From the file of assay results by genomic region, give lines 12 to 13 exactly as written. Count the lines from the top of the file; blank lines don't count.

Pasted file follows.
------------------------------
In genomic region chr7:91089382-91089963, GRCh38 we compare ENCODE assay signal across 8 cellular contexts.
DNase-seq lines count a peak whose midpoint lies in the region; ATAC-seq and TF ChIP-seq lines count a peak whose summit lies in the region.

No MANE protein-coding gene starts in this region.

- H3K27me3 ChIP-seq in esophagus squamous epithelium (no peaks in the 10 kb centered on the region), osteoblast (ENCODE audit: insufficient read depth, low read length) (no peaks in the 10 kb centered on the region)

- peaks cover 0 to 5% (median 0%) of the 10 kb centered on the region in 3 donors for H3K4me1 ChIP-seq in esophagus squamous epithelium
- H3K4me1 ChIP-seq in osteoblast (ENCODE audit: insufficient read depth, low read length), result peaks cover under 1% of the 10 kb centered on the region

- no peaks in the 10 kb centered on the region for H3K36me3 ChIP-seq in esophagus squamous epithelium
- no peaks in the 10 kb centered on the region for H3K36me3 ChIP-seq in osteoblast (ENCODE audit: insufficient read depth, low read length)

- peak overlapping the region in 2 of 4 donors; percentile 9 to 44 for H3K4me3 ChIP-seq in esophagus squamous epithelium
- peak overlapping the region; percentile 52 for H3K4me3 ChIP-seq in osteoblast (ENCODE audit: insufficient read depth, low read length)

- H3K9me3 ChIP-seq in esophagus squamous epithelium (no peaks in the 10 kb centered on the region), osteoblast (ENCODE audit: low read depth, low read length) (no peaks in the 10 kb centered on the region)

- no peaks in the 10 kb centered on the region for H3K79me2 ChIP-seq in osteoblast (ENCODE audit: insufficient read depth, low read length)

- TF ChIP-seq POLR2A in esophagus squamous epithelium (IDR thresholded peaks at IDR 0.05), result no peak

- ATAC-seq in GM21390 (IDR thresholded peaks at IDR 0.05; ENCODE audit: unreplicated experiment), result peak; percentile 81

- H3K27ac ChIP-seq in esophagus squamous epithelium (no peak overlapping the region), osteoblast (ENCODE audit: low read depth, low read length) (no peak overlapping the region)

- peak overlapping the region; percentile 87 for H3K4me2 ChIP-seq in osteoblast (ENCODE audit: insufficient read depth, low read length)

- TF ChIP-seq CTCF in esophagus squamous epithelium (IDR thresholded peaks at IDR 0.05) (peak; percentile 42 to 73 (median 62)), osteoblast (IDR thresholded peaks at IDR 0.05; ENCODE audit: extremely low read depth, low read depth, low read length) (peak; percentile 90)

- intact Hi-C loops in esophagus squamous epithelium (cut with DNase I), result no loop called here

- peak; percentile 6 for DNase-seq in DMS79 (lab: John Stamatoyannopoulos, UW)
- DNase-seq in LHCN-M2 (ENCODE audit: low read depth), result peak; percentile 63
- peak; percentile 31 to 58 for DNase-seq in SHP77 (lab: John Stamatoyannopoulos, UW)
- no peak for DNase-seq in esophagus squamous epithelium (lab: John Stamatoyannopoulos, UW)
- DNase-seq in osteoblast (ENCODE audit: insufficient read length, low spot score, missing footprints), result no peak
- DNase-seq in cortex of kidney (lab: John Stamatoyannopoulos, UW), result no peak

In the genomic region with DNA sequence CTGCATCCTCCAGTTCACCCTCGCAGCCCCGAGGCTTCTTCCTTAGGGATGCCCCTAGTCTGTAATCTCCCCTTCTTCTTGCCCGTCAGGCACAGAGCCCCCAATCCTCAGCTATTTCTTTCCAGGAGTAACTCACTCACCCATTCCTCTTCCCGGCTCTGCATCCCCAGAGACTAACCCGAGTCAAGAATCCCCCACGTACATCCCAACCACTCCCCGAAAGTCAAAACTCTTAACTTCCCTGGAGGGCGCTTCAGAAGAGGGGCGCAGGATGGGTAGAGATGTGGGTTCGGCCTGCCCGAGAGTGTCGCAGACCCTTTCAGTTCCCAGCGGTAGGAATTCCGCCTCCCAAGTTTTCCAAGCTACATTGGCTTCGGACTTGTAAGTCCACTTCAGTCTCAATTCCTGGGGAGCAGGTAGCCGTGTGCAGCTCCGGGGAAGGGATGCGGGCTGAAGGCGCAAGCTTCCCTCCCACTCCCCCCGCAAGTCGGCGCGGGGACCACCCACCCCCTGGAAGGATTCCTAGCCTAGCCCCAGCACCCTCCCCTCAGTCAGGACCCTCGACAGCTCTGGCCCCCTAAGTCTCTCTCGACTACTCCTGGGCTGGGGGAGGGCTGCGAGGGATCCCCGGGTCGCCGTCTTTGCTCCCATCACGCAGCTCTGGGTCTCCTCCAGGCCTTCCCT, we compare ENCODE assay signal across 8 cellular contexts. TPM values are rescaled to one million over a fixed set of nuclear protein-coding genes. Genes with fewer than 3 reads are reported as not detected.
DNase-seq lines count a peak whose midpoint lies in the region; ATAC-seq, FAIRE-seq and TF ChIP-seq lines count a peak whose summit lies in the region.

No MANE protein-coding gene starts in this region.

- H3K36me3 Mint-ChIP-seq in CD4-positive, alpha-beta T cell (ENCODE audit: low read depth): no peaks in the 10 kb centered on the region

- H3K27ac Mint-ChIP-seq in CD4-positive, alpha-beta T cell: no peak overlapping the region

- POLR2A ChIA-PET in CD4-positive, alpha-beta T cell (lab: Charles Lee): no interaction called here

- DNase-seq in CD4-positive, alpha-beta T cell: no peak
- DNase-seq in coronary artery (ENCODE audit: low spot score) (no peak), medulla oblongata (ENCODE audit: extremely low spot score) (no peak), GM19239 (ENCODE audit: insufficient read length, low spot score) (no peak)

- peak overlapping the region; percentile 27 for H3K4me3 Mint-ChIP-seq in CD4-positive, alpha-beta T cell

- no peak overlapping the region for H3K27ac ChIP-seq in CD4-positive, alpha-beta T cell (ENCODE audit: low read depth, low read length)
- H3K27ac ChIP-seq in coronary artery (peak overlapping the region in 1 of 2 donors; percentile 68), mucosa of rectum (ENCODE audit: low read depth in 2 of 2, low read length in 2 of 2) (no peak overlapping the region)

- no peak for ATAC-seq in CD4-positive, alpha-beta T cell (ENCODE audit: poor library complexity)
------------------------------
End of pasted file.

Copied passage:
- no peaks in the 10 kb centered on the region for H3K79me2 ChIP-seq in osteoblast (ENCODE audit: insufficient read depth, low read length)

- TF ChIP-seq POLR2A in esophagus squamous epithelium (IDR thresholded peaks at IDR 0.05), result no peak